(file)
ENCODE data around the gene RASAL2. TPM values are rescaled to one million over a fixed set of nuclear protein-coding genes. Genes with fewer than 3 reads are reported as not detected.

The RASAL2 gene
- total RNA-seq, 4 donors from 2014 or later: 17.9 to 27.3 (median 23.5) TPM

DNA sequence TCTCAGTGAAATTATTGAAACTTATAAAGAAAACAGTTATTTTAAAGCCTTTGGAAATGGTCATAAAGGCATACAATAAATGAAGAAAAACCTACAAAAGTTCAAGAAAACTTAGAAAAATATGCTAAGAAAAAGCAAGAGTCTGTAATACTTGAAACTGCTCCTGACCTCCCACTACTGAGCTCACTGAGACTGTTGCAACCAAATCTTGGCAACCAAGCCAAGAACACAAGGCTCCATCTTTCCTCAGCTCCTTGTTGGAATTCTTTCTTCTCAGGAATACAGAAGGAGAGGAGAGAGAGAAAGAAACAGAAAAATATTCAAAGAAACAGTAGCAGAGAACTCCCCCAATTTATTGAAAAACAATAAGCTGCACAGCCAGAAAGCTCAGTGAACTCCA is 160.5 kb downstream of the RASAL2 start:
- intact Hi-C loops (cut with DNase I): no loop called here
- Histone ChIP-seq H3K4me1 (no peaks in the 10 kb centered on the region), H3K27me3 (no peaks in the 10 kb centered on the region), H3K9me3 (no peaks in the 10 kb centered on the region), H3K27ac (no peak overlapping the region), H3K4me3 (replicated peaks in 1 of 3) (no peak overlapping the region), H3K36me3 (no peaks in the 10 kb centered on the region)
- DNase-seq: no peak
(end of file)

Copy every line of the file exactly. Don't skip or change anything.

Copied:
ENCODE data around the gene RASAL2. TPM values are rescaled to one million over a fixed set of nuclear protein-coding genes. Genes with fewer than 3 reads are reported as not detected.

The RASAL2 gene
- total RNA-seq, 4 donors from 2014 or later: 17.9 to 27.3 (median 23.5) TPM

DNA sequence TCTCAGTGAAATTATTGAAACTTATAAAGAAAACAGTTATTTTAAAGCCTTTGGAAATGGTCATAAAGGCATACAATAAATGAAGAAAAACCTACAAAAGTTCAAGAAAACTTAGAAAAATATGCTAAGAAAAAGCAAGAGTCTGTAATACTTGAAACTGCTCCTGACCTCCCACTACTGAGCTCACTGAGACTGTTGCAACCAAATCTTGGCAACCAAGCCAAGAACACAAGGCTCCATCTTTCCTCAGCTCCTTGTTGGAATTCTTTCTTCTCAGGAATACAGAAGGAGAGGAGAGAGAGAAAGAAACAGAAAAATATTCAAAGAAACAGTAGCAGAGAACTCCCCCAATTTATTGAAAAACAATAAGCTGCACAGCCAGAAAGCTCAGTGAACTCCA is 160.5 kb downstream of the RASAL2 start:
- intact Hi-C loops (cut with DNase I): no loop called here
- Histone ChIP-seq H3K4me1 (no peaks in the 10 kb centered on the region), H3K27me3 (no peaks in the 10 kb centered on the region), H3K9me3 (no peaks in the 10 kb centered on the region), H3K27ac (no peak overlapping the region), H3K4me3 (replicated peaks in 1 of 3) (no peak overlapping the region), H3K36me3 (no peaks in the 10 kb centered on the region)
- DNase-seq: no peak